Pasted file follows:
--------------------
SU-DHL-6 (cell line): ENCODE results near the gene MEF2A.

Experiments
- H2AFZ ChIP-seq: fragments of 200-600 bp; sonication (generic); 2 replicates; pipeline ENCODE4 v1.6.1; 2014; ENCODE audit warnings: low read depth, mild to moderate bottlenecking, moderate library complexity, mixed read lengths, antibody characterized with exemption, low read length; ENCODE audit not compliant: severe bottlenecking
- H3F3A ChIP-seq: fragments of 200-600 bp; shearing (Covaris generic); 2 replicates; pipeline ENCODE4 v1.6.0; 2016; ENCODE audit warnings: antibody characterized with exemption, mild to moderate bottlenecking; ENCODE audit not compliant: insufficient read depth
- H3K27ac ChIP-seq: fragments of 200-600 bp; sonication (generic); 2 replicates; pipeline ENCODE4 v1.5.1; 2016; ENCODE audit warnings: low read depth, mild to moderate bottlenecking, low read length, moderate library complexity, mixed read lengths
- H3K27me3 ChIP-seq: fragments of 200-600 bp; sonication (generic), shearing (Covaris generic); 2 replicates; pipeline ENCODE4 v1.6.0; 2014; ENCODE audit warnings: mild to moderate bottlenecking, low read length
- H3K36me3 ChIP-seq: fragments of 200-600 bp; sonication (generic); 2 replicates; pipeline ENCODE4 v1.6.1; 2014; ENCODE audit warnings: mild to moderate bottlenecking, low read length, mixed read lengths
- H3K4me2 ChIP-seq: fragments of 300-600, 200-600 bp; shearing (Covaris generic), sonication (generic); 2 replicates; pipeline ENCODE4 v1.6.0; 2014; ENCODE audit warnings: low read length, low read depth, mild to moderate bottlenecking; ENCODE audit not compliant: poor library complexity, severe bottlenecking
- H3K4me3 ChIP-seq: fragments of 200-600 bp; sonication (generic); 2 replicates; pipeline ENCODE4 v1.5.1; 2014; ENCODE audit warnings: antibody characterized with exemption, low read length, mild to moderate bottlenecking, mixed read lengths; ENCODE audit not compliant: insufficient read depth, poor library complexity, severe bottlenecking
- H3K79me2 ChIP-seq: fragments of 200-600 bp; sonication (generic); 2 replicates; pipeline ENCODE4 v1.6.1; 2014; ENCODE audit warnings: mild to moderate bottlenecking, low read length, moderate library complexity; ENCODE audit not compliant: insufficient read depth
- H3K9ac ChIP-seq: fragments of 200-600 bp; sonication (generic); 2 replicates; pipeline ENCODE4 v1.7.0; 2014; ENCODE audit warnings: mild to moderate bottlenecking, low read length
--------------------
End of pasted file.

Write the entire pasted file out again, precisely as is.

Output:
SU-DHL-6 (cell line): ENCODE results near the gene MEF2A.

Experiments
- H2AFZ ChIP-seq: fragments of 200-600 bp; sonication (generic); 2 replicates; pipeline ENCODE4 v1.6.1; 2014; ENCODE audit warnings: low read depth, mild to moderate bottlenecking, moderate library complexity, mixed read lengths, antibody characterized with exemption, low read length; ENCODE audit not compliant: severe bottlenecking
- H3F3A ChIP-seq: fragments of 200-600 bp; shearing (Covaris generic); 2 replicates; pipeline ENCODE4 v1.6.0; 2016; ENCODE audit warnings: antibody characterized with exemption, mild to moderate bottlenecking; ENCODE audit not compliant: insufficient read depth
- H3K27ac ChIP-seq: fragments of 200-600 bp; sonication (generic); 2 replicates; pipeline ENCODE4 v1.5.1; 2016; ENCODE audit warnings: low read depth, mild to moderate bottlenecking, low read length, moderate library complexity, mixed read lengths
- H3K27me3 ChIP-seq: fragments of 200-600 bp; sonication (generic), shearing (Covaris generic); 2 replicates; pipeline ENCODE4 v1.6.0; 2014; ENCODE audit warnings: mild to moderate bottlenecking, low read length
- H3K36me3 ChIP-seq: fragments of 200-600 bp; sonication (generic); 2 replicates; pipeline ENCODE4 v1.6.1; 2014; ENCODE audit warnings: mild to moderate bottlenecking, low read length, mixed read lengths
- H3K4me2 ChIP-seq: fragments of 300-600, 200-600 bp; shearing (Covaris generic), sonication (generic); 2 replicates; pipeline ENCODE4 v1.6.0; 2014; ENCODE audit warnings: low read length, low read depth, mild to moderate bottlenecking; ENCODE audit not compliant: poor library complexity, severe bottlenecking
- H3K4me3 ChIP-seq: fragments of 200-600 bp; sonication (generic); 2 replicates; pipeline ENCODE4 v1.5.1; 2014; ENCODE audit warnings: antibody characterized with exemption, low read length, mild to moderate bottlenecking, mixed read lengths; ENCODE audit not compliant: insufficient read depth, poor library complexity, severe bottlenecking
- H3K79me2 ChIP-seq: fragments of 200-600 bp; sonication (generic); 2 replicates; pipeline ENCODE4 v1.6.1; 2014; ENCODE audit warnings: mild to moderate bottlenecking, low read length, moderate library complexity; ENCODE audit not compliant: insufficient read depth
- H3K9ac ChIP-seq: fragments of 200-600 bp; sonication (generic); 2 replicates; pipeline ENCODE4 v1.7.0; 2014; ENCODE audit warnings: mild to moderate bottlenecking, low read length